Health

Using Vitamin D For Treating Psoriasis

You’ve probably heard of the skin disorder referred to as Psoriasis, which is pronounced with a silent “p.” It is an immune system chronic condition that can be extremely debilitating when cells accumulate on the skin’s surface, resulting in thick, red scaly patches. These areas may be irritating as well as uncomfortable. Psoriasis is surprisingly widespread, affecting up to 7.5 million people in the United States, with approximately 30% of those affected developing psoriatic arthritis.

Additionally, they are at a higher risk of developing other chronic diseases such as eye problems, type 2 diabetes, heart disease, and/or hypertension – not to mention the psychological impacts.

What Vitamin Should Psoriasis Patients Take?

Vitamin D is the vitamin in question. If you have psoriasis, it is more critical than ever to get your vitamin D levels checked to ensure that you maintain levels of at least 50 to 70 ng/ml throughout the year. According to studies, a large proportion of people with psoriasis are vitamin D deficient.

Vitamin D is believed to have a number of effects on psoriasis:

  • Contributes to the control of skin cell development and differentiation.
  • Influencing T lymphocytes’ and other cells’ immune activities.
  • Inhibiting the activity of cytotoxic T cells and natural killer cells, which may contribute to the regulation of skin cell proliferation.
  • Pharmaceutical treatments for psoriasis are currently dangerous, expensive, and not always effective.

How To Increase Your Vitamin D Levels

Ideally, the best way is through sunshine – often and between the hours of 10 a.m. and 2 p.m., exposing as much skin as possible to sunlight until it turns pink and without using sun lotion. When exposure to sunshine is not possible, such as during the colder winter months, supplementation with high-quality vitamin D3, a healthy fat (e.g. coconut oil or butter), and a dosage of vitamin K2 to enhance absorption is the next best thing.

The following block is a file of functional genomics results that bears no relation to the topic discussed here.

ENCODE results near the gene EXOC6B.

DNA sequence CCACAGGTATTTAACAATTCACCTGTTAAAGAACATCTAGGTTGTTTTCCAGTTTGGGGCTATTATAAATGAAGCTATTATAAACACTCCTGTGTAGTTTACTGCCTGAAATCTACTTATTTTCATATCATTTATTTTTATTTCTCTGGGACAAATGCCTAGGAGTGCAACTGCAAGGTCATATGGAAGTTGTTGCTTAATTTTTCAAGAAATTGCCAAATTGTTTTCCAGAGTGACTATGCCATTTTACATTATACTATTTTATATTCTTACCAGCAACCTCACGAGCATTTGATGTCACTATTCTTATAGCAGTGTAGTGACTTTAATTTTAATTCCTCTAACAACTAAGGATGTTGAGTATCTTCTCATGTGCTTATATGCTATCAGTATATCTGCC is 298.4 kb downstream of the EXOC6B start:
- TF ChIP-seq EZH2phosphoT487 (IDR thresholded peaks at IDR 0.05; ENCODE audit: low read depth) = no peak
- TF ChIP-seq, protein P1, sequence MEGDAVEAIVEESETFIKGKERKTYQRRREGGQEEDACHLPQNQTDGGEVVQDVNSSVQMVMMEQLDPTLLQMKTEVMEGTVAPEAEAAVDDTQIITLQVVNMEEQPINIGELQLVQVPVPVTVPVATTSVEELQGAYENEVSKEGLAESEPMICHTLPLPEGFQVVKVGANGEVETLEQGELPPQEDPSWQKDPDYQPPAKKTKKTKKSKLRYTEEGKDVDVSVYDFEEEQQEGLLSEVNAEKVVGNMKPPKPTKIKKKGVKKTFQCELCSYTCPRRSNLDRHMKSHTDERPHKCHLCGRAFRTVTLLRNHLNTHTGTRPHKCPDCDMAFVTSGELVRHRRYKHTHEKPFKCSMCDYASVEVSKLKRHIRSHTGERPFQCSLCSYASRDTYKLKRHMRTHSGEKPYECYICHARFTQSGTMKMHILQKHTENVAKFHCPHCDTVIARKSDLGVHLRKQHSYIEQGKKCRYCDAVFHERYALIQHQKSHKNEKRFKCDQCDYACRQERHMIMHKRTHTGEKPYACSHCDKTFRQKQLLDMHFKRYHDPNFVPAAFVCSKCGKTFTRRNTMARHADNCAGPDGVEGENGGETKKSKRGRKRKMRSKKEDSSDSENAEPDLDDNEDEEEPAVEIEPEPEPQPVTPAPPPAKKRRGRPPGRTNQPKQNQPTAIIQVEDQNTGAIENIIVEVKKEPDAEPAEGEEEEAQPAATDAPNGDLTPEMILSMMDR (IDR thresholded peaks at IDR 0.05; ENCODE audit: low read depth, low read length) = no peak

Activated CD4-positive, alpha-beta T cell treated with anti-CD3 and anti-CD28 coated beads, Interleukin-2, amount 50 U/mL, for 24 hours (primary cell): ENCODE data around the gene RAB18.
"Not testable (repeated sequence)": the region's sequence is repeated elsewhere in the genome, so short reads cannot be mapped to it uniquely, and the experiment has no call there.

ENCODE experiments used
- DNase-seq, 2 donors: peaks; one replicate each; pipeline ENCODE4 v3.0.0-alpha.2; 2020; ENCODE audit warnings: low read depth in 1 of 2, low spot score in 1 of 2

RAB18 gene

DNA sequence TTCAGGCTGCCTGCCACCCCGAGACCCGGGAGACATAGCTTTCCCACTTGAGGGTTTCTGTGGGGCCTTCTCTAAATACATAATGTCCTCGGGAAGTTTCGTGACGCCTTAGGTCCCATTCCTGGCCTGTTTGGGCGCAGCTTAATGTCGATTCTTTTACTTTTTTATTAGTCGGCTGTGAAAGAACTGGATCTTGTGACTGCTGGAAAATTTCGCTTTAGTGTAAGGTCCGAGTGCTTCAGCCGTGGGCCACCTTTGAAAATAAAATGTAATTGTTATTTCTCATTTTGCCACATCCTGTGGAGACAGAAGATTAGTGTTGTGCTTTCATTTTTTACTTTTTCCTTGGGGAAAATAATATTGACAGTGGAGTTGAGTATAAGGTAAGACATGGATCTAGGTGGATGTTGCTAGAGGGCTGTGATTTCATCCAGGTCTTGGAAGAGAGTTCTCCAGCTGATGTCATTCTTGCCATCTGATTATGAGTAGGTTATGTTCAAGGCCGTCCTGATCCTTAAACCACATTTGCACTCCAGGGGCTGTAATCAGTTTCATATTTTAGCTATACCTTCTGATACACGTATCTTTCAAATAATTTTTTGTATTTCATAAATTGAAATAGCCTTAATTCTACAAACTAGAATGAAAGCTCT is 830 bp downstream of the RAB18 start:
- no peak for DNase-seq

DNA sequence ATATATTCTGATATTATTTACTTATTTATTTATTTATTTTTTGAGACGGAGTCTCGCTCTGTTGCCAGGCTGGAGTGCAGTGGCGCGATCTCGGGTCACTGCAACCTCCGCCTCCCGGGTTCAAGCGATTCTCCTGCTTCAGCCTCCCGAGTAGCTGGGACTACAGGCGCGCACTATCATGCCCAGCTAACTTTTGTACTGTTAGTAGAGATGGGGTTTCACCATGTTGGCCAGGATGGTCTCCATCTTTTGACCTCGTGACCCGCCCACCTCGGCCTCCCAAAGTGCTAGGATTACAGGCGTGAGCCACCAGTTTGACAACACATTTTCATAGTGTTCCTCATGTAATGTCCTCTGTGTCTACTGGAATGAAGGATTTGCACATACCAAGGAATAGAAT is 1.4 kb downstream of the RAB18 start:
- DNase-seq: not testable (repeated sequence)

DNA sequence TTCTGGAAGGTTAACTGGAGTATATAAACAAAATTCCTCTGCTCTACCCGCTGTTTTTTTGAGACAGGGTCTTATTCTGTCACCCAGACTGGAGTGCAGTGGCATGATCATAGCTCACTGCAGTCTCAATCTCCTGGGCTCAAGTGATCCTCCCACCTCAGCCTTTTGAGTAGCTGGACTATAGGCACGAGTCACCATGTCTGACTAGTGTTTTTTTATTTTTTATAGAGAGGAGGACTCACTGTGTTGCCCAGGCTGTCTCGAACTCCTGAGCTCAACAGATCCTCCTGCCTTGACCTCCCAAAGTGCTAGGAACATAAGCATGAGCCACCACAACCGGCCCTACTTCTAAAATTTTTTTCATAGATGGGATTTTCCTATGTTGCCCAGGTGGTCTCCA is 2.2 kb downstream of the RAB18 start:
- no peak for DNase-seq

Vitamin K2’s biological function is to assist calcium in moving to the appropriate places of your body; without adequate levels, calcium can build up in areas such as your arteries and soft tissues. Magnesium is also critical, as it activates enzyme activity that aids your body in utilizing vitamin D. As is the case with vitamin D and K2, magnesium shortage is prevalent, and one approach to supplement magnesium is with Epsom salts baths. Adults, according to GrassrootsHealth, require approximately 5,000 to 8,000 IUs of vitamin D3 supplements per day to achieve a blood level of 40 ng/ml. If you can reach a higher altitude, all the better.

Check Your Vitamin D Levels Regularly

Your level should ideally be between 70 and 100 ng/ml, or almost double what is considered “normal.” Unfortunately, vitamin D insufficiency is widespread around the world – even in sunnier regions. The darker the skin, the less vitamin A the skin absorbs, and as we age, we absorb less vitamin A. Consider joining the D*Action Project if you’re interested in having your vitamin D levels tested at home.

Genetics is a well-known cause of psoriasis.

A third of all psoriasis patients will have a family history of the disease.

If one parent has the disorder, the child’s chances of developing it are one in four.

These odds increase to two out of every three offspring if both parents have psoriasis.

Additional causes of psoriasis

Psoriasis can be exacerbated by throat infections, particularly streptococci.

Trauma or itching may exacerbate the problem.

Certain medications can initiate psoriasis or intensify it if it is already present.

As is the case with many other disorders, stress can have a detrimental effect on psoriasis.

Alcohol consumption should be kept to a minimum for persons with psoriasis.

While smoking is obviously harmful to anyone, it can exacerbate psoriasis on the hands and feet.

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